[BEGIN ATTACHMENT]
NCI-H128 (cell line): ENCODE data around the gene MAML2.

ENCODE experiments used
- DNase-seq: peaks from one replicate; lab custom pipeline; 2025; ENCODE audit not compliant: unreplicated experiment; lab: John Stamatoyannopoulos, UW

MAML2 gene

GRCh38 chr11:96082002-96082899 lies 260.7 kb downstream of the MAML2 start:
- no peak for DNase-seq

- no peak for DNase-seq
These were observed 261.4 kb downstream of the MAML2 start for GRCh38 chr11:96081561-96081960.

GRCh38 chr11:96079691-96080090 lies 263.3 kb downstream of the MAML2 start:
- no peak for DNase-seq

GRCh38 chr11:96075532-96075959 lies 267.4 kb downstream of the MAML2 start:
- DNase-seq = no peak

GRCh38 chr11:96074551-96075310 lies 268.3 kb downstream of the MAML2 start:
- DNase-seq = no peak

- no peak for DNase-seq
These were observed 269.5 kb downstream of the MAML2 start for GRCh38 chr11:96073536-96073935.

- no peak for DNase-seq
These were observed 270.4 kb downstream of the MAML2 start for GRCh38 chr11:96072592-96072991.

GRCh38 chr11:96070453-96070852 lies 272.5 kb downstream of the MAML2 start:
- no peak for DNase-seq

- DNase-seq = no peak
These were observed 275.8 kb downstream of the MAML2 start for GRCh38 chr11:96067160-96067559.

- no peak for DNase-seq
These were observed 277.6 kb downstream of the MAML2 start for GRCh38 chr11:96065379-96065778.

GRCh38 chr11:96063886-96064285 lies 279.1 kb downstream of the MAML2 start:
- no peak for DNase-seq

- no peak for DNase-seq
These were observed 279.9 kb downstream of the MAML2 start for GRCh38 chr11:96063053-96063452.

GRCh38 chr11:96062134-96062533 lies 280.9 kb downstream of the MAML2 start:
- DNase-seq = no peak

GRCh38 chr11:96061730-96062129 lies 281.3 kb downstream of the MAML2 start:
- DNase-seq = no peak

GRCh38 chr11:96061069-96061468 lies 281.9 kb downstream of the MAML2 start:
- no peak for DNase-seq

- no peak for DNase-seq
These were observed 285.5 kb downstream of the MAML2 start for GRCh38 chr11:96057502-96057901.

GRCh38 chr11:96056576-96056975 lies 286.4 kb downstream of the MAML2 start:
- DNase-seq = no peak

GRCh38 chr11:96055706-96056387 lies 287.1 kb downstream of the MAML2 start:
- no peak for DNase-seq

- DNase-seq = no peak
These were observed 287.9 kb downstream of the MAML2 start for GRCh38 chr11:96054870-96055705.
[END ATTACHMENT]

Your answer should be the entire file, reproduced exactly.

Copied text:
NCI-H128 (cell line): ENCODE data around the gene MAML2.

ENCODE experiments used
- DNase-seq: peaks from one replicate; lab custom pipeline; 2025; ENCODE audit not compliant: unreplicated experiment; lab: John Stamatoyannopoulos, UW

MAML2 gene

GRCh38 chr11:96082002-96082899 lies 260.7 kb downstream of the MAML2 start:
- no peak for DNase-seq

- no peak for DNase-seq
These were observed 261.4 kb downstream of the MAML2 start for GRCh38 chr11:96081561-96081960.

GRCh38 chr11:96079691-96080090 lies 263.3 kb downstream of the MAML2 start:
- no peak for DNase-seq

GRCh38 chr11:96075532-96075959 lies 267.4 kb downstream of the MAML2 start:
- DNase-seq = no peak

GRCh38 chr11:96074551-96075310 lies 268.3 kb downstream of the MAML2 start:
- DNase-seq = no peak

- no peak for DNase-seq
These were observed 269.5 kb downstream of the MAML2 start for GRCh38 chr11:96073536-96073935.

- no peak for DNase-seq
These were observed 270.4 kb downstream of the MAML2 start for GRCh38 chr11:96072592-96072991.

GRCh38 chr11:96070453-96070852 lies 272.5 kb downstream of the MAML2 start:
- no peak for DNase-seq

- DNase-seq = no peak
These were observed 275.8 kb downstream of the MAML2 start for GRCh38 chr11:96067160-96067559.

- no peak for DNase-seq
These were observed 277.6 kb downstream of the MAML2 start for GRCh38 chr11:96065379-96065778.

GRCh38 chr11:96063886-96064285 lies 279.1 kb downstream of the MAML2 start:
- no peak for DNase-seq

- no peak for DNase-seq
These were observed 279.9 kb downstream of the MAML2 start for GRCh38 chr11:96063053-96063452.

GRCh38 chr11:96062134-96062533 lies 280.9 kb downstream of the MAML2 start:
- DNase-seq = no peak

GRCh38 chr11:96061730-96062129 lies 281.3 kb downstream of the MAML2 start:
- DNase-seq = no peak

GRCh38 chr11:96061069-96061468 lies 281.9 kb downstream of the MAML2 start:
- no peak for DNase-seq

- no peak for DNase-seq
These were observed 285.5 kb downstream of the MAML2 start for GRCh38 chr11:96057502-96057901.

GRCh38 chr11:96056576-96056975 lies 286.4 kb downstream of the MAML2 start:
- DNase-seq = no peak

GRCh38 chr11:96055706-96056387 lies 287.1 kb downstream of the MAML2 start:
- no peak for DNase-seq

- DNase-seq = no peak
These were observed 287.9 kb downstream of the MAML2 start for GRCh38 chr11:96054870-96055705.